In a world that seems hungry for innovation and the next disruptive gadget or shiny new things, some things are hard to replace. Despite the obvious improvement and benefits that are being touted, culture often proves to be the biggest obstacle to change. Take this story about Japan and its love for the fax machine:
“The fax was such a success here that it has proven hard to replace,” said Kenichi Shibata, a manager at NTT Communications, which led development of the technology in the 1970s. “It has grown unusually deep roots into Japanese society.”
Much like the U.S. and its stubborn instance on non-metric based measurement systems or the modern business world’s sadistic attachment to email, the fax remains today a fixture in workplace and home, something that is still seen in certain industries in the U.S. Many more anachronisms pop up on an everyday basis, like the gut of holiday catalogs that stuff mailboxes in December,the fact that sending money from one bank to another can take days instead of seconds and the text based interfaces that are still in use for main critical business systems.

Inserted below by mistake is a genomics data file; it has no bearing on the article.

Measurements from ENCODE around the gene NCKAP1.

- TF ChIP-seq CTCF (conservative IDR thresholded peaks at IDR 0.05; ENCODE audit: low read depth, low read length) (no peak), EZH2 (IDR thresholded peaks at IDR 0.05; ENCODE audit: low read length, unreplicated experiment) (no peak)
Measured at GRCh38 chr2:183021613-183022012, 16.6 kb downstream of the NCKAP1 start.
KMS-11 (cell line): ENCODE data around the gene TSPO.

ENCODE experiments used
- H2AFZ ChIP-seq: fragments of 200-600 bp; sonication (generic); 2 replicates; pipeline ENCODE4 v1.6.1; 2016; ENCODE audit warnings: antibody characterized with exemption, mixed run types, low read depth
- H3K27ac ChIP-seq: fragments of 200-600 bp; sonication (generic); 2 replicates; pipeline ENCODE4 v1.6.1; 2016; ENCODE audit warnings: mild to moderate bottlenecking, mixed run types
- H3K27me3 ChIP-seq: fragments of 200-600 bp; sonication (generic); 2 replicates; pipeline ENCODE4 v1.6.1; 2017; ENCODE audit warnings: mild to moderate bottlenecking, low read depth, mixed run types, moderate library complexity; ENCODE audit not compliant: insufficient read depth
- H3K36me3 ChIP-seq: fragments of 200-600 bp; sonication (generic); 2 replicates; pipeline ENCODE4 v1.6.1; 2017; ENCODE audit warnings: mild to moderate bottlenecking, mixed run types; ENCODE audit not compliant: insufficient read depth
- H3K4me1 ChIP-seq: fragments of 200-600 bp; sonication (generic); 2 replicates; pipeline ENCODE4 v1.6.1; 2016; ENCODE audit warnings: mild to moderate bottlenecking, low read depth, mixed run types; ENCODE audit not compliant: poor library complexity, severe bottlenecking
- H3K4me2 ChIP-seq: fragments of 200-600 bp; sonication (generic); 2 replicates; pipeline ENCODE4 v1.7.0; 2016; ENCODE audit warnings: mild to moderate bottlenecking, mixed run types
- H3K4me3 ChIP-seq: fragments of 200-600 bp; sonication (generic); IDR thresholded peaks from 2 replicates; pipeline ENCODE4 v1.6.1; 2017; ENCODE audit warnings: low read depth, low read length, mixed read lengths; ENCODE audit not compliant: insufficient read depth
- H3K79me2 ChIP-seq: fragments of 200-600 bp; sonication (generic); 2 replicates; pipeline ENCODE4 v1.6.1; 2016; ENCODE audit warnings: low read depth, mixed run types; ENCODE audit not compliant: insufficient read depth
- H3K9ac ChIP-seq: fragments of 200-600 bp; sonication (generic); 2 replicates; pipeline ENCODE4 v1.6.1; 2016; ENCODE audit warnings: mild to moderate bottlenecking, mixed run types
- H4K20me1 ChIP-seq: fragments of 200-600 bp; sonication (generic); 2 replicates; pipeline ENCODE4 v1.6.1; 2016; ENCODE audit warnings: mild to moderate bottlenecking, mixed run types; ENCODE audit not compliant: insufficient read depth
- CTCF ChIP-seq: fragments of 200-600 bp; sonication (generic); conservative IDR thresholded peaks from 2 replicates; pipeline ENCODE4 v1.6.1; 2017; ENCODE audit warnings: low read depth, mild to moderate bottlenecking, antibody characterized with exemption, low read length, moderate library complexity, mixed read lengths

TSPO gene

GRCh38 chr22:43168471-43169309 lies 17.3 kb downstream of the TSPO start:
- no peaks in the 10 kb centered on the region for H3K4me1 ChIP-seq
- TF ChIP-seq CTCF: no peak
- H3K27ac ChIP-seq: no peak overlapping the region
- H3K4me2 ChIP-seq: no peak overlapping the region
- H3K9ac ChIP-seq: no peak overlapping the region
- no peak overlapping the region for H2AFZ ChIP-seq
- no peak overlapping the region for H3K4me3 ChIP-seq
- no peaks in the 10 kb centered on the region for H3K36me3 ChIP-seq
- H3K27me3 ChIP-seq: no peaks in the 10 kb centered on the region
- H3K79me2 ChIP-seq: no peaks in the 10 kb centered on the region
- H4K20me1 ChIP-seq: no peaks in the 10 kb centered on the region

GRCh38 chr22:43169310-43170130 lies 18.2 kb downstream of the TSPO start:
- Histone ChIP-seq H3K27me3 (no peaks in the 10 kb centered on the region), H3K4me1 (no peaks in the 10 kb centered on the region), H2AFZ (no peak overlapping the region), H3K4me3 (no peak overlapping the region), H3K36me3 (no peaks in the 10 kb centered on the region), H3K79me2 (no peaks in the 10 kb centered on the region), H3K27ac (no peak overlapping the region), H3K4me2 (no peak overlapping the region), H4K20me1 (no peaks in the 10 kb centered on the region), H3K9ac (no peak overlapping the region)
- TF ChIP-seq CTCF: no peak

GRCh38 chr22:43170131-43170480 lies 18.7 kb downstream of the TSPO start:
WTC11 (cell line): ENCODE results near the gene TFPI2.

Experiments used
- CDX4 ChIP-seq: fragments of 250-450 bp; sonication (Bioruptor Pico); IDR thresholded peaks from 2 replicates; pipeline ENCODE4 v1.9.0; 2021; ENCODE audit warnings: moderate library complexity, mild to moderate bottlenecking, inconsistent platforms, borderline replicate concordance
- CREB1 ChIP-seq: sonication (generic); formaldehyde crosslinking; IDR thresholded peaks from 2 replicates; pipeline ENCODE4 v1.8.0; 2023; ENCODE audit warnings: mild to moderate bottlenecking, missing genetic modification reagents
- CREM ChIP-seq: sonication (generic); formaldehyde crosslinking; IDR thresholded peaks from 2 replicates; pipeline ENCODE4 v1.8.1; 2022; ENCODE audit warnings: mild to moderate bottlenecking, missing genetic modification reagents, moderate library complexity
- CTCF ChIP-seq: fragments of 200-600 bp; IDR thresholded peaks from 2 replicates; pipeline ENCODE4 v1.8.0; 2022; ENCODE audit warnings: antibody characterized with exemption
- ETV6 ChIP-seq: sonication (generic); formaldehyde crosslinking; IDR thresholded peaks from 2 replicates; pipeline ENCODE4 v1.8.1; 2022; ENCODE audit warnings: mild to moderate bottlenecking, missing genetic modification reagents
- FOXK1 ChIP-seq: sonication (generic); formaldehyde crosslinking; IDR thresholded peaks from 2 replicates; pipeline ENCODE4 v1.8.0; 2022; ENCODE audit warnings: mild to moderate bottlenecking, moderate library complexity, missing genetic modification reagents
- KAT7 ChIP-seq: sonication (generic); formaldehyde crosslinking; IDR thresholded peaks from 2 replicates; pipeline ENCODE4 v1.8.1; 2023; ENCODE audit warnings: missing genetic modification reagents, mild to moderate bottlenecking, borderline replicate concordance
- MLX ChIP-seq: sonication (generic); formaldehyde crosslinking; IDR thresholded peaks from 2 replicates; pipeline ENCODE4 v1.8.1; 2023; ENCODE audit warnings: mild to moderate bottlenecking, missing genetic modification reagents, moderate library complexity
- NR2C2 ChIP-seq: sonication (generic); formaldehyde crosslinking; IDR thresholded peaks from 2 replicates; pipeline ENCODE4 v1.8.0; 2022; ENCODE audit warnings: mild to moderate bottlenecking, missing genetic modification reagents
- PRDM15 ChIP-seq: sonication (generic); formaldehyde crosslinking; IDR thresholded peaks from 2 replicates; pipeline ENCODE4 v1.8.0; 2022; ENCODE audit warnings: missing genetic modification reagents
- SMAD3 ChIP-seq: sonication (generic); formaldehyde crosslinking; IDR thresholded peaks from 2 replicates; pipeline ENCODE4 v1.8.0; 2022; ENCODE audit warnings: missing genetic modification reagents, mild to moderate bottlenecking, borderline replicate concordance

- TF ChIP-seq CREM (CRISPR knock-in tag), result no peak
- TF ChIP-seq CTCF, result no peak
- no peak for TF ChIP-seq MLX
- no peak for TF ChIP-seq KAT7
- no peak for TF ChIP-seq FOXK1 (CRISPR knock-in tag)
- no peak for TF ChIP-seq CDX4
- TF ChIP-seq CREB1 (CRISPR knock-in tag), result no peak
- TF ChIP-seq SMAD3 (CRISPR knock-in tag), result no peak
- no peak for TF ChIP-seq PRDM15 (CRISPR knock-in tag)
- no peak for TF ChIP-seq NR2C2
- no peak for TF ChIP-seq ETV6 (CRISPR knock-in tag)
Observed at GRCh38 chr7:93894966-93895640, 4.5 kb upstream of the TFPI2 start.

Unless you understand and address the culture context, your opportunity of changing out the comfort of the now for the uncertainty of the new will likely experience a quick death. Never underestimate culture change when introducing new technology and innovation.
This article was originally published on Strong Opinions, a blog by Birch Ventures for the NYC tech startup community.
Image credit: CC by Matt Jiggins